EMV Rollout: Are PINs Essential?Reduction in Fraud Could Be Limited If PINs Not Required
Many issuers of chip-based credit cards will likely allow U.S. consumers to complete transactions with a signature, not a PIN, which will limit the fraud protections offered by EMV cards, says Citizen Financial Group's Tim Webb.
Continued use of signatures for in-person credit-card payments is seen by card issuers as a way to help encourage use of chip-based credit cards, says Webb, senior vice president and director of fraud management of banking product operations at the British-owned American bank based in Providence, R.I. That's because consumers are already accustomed to using signatures to complete purchases with magnetic-stripe credit cards. But Webb says in an interview with Information Security Media Group that signatures don't provide the same level of security as personal identification numbers.
"In many ways, a PIN is more secure because it requires that additional level of authentication," says Webb, a featured presenter at ISMG's Oct. 23 Fraud Summit New York. "In a PIN environment, lost and stolen [card] fraud transactions would be less numerous. [Fraud involving] mail theft - non-receipt of credit card - would be more difficult to perpetrate. In a signature environment, those things could continue."
Weighing the Pros and Cons
Webb said in a followup interview that Citizens Financial has tentatively decided to advise its credit card holders to use a PIN as the preferred authentication method. "Issuers need to weigh the merits of both [PIN and signature] and make their own decision based on their risk appetite and evaluation of both the market they compete in, and their customers' sentiments," he said. "Several large and medium issuers have announced they will issue cards with PIN authentication preferred, and this tends to make it easier for others to follow suit. But again, every issuer has to make an independent, informed decision."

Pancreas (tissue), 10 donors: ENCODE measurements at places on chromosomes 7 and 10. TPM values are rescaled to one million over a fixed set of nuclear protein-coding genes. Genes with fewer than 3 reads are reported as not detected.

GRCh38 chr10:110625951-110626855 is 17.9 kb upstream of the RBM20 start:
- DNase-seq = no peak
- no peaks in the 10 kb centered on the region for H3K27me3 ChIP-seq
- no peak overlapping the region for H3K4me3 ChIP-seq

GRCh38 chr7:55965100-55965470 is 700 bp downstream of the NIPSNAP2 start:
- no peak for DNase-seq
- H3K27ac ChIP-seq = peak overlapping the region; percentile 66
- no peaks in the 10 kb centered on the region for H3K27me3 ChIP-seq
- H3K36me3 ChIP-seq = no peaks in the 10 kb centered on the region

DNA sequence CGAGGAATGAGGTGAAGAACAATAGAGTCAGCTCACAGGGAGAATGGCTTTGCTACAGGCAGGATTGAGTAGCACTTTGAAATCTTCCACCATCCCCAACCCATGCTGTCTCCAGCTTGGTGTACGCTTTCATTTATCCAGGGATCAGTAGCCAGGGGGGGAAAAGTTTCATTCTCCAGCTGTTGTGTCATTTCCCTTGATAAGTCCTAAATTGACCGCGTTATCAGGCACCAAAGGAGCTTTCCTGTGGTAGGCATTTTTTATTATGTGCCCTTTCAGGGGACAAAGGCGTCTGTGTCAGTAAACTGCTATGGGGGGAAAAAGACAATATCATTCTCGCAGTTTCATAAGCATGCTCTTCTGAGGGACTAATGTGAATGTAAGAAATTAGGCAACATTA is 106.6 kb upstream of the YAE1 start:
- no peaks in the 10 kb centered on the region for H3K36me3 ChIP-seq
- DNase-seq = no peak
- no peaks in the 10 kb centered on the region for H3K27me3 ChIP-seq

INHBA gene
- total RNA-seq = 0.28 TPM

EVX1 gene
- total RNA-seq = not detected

Card issuers are expected to begin a widespread rollout of EMV cards in the U.S. in 2015, a process that could take three to four years to reach most American card users. Payment cards that use the European-Mastercard-Visa standard, which are ubiquitous in many other nations, have encrypted computer chips that provide far better security than the magnetic stripes found on most credit and debit cards now in use in the U.S.
Other nations that have made the shift to EMV eventually saw in-person fraud decline, while card-not-present fraud, such as for e-commerce, substantially grew. That's because chip cards don't play a role in boosting security for online purchases (see Expect a Fraud Surge During EMV Rollout).
In the interview at the Fraud Summit, Webb:
- Discusses how fraudsters will focus on exploiting the dwindling number of magnetic stripe cards as EMV cards get introduced into the American marketplace; and
- Explains why more fraudsters will switch their focus to online identity theft because card counterfeiting should be all but eliminated with the introduction of EMV cards; and
- Describes the potential opportunities for fraudsters to exploit new digital wallet technologies, such Apple Pay.
As senior vice president at Citizens Financial, Webb provides strategic direction and recommendations for fraud detection technologies, best practices and customer experience enhancement. He also works with internal fraud teams to design and implement improvements. Before joining the bank, he served as director of fraud operational strategy at Chase Card Services for more than a decade.